By Brian Benson
School administrators and police officers dominated the list of Newton's top 100 most highly compensated employees last year, according to a Globe analysis of city records.
The highest-paid city employee was the school district's superintendent, Jeffrey Young, who earned $239,486, and who is widely known as being near the top of the pay range for his colleagues across the region. But others among the top 100 earners in Newton may be a bit more surprising: 20 principals, two teachers, and five deputy or assistant school superintendents.
In all, 44 of the 100 worked for the school district, based on figures for the 2007 calendar year, the most recent available from the city.
The Police Department had the next largest number, with 40 names on the list. Most received overtime and detail pay that pushed them into the highest earners among the city's roughly 3,500 full- and part-time employees.
Mayor David Cohen did not make the list, after being paid $97,500 last year, according to the records provided to the Globe. He had sought a $27,500 raise in May, but abandoned the effort after a political outcry. All of the top 100 earners made more than $100,000, based on salary, overtime, detail pay, and other compensation.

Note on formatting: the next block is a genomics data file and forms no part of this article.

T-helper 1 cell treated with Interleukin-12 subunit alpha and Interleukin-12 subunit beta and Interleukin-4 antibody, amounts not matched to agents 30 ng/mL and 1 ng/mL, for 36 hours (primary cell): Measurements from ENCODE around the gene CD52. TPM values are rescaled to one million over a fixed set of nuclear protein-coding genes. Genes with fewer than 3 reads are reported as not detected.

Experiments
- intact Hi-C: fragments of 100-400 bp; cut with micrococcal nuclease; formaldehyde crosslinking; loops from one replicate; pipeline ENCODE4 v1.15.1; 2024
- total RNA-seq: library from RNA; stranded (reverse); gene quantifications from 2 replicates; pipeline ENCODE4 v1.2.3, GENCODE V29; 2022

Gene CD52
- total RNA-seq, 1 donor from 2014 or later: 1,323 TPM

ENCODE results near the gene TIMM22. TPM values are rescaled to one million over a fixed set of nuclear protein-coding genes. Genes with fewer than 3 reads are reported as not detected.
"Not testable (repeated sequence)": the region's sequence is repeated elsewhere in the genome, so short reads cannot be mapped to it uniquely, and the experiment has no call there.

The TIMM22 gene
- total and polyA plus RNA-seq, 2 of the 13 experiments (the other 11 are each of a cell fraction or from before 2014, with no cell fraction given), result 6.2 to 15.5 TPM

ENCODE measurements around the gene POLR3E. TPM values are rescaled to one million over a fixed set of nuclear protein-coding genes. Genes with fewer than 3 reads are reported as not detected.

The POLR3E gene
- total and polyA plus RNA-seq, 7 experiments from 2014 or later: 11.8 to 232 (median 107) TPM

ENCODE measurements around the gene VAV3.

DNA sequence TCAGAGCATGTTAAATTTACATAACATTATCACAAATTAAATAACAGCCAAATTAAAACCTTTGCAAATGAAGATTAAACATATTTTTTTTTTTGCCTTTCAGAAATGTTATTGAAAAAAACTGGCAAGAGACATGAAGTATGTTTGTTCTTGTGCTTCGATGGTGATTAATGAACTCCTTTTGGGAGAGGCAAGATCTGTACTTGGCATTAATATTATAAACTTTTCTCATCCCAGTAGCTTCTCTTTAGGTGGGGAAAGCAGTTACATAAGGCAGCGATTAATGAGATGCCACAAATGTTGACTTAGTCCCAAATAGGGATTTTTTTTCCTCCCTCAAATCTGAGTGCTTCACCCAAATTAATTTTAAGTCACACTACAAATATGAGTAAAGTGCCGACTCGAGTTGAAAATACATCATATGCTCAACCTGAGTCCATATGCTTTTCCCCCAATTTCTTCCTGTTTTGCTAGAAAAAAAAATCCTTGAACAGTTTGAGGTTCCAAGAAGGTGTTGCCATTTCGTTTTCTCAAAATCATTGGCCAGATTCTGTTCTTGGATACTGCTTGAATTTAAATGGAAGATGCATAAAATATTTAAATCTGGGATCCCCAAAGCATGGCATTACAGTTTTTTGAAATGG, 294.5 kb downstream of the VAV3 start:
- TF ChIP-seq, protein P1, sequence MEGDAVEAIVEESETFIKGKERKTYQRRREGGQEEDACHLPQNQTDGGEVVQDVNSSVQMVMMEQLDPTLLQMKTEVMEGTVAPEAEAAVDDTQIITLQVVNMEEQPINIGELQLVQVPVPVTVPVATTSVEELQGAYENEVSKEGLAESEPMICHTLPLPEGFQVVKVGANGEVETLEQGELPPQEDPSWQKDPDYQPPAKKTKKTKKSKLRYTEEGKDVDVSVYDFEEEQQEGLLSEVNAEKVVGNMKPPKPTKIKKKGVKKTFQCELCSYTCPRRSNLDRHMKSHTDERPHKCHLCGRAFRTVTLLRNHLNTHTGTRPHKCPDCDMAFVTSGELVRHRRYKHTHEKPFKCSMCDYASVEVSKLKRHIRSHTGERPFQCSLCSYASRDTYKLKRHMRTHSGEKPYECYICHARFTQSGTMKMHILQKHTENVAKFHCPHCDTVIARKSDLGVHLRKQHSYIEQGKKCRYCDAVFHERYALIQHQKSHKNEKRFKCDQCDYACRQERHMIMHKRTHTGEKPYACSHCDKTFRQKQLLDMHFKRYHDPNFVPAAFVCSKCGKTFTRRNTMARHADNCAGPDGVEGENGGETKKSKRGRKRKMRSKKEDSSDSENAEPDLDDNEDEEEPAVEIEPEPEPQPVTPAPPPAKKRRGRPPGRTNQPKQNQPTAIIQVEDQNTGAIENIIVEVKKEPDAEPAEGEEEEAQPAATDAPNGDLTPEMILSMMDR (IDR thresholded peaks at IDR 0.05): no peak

The head of the teachers union, which will begin negotiations on a new contract next year, said the school district employees' salaries were in line with other professions.
"I'm glad to know that people in education are earning a full professional salary that compares with some other industries," said Cheryl Turgel, president of the Newton Teachers Association. "People in education, as far as I'm concerned, are doing the most important work in this country."
Turgel said she would like to see more teachers in the top 100. But she noted that principals and superintendents earn their salaries because of the high levels of stress and responsibility they face every day.
"I don't think there's a principal across the state that shouldn't make more than $100,000," she said.
Turgel said she is "not upset" by Young's salary, noting it needs to be that high to be competitive with other states and districts.
"Do we want to have a superintendent that's constantly leaving to better his financial status by going to another state, or do we want to have someone who's dedicated to our city and students?" she said.
For more information, go to boston.com/newton.